"The reason people think they are [only] heads is there are about 150 statues buried up to the shoulders on the slope of a volcano, and these are the most famous, most beautiful and most photographed of all the Easter Island statues," Van Tilburg, who is also a fellow at the Cotsen Institute of Archaeology at the University of California, Los Angeles, told Life's Little Mysteries. "This suggested to people who had not seen photos of [other unearthed statues on the island] ...
Black Coyote, Lakota Sioux. One version of events claims that a deaf tribesman named Black Coyote was reluctant to give up his rifle, claiming he had paid a lot for it. A scuffle over Black Coyote’s rifle escalated and a shot was fired which resulted in the 7th Cavalry’s opening fire indiscriminately from all sides, killing men, women, and children, as well as some of their own fellow troopers. (Photographer unknown / No date)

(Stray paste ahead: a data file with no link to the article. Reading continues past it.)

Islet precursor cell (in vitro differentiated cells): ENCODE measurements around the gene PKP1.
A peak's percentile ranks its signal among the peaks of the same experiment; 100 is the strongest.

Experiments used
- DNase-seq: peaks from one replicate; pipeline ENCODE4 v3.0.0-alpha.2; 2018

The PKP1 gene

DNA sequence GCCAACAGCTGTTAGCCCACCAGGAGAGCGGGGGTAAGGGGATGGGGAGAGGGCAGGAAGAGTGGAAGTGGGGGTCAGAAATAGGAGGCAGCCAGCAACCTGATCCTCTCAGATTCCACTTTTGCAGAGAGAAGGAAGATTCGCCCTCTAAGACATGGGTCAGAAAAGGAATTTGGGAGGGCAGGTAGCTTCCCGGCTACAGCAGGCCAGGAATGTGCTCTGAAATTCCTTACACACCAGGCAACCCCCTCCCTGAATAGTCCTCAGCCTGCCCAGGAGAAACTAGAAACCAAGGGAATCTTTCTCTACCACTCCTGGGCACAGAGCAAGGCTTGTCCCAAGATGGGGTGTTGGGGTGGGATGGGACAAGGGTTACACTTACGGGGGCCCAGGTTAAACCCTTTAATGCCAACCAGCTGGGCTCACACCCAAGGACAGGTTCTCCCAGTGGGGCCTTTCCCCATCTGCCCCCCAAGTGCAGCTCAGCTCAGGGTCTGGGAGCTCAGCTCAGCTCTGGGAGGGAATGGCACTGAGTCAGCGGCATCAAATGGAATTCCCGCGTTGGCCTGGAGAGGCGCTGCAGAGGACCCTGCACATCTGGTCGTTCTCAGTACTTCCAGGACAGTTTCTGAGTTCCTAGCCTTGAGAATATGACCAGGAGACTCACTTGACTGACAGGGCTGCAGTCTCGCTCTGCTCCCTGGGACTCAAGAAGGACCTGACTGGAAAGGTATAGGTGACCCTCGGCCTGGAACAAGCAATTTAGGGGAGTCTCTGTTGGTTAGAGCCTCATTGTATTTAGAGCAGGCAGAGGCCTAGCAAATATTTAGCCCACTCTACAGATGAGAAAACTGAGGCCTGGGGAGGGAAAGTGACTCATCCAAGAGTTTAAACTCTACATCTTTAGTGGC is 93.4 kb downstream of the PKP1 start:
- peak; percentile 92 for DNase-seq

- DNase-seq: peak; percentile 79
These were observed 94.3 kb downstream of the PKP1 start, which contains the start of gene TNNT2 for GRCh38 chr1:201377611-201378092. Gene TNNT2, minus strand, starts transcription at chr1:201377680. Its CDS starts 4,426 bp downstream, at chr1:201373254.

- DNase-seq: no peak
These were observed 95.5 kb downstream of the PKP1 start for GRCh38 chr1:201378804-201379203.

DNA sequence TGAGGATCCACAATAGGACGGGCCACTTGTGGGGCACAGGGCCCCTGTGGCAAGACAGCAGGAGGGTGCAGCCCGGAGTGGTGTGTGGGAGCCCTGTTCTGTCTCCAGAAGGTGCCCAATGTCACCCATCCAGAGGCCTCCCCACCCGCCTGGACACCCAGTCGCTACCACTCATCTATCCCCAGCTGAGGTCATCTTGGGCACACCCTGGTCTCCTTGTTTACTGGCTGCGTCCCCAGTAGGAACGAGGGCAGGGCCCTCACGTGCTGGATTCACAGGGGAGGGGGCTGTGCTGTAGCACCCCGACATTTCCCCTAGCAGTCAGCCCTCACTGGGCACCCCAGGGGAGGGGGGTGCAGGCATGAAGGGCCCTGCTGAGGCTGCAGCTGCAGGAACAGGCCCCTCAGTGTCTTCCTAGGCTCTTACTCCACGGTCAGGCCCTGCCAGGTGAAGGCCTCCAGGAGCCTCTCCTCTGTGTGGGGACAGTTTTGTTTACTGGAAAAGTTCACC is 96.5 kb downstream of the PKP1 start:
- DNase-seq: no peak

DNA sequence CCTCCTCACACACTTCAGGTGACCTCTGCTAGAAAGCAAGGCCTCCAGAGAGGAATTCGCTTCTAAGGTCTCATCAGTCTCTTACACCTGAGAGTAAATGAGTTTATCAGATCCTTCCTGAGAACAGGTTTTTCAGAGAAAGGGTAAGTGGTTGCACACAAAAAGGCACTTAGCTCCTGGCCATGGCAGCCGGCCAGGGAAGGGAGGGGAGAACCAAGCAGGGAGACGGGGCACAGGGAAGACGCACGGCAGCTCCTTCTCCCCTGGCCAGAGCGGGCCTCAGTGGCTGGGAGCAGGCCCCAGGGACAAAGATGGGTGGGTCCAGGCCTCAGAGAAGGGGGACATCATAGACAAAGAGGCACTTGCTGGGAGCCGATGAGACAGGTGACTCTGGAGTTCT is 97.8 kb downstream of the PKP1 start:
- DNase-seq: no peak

Emily Wilding Davison was a militant women's suffrage activist who, on 4 June 1913, after a series of actions that were either self destructive or violent, stepped in front of the horse of King George V at the Epsom Derby, sustaining injuries that resulted in her death four days later.
16-Year-Old Photographer Embarks on a Surreal Journey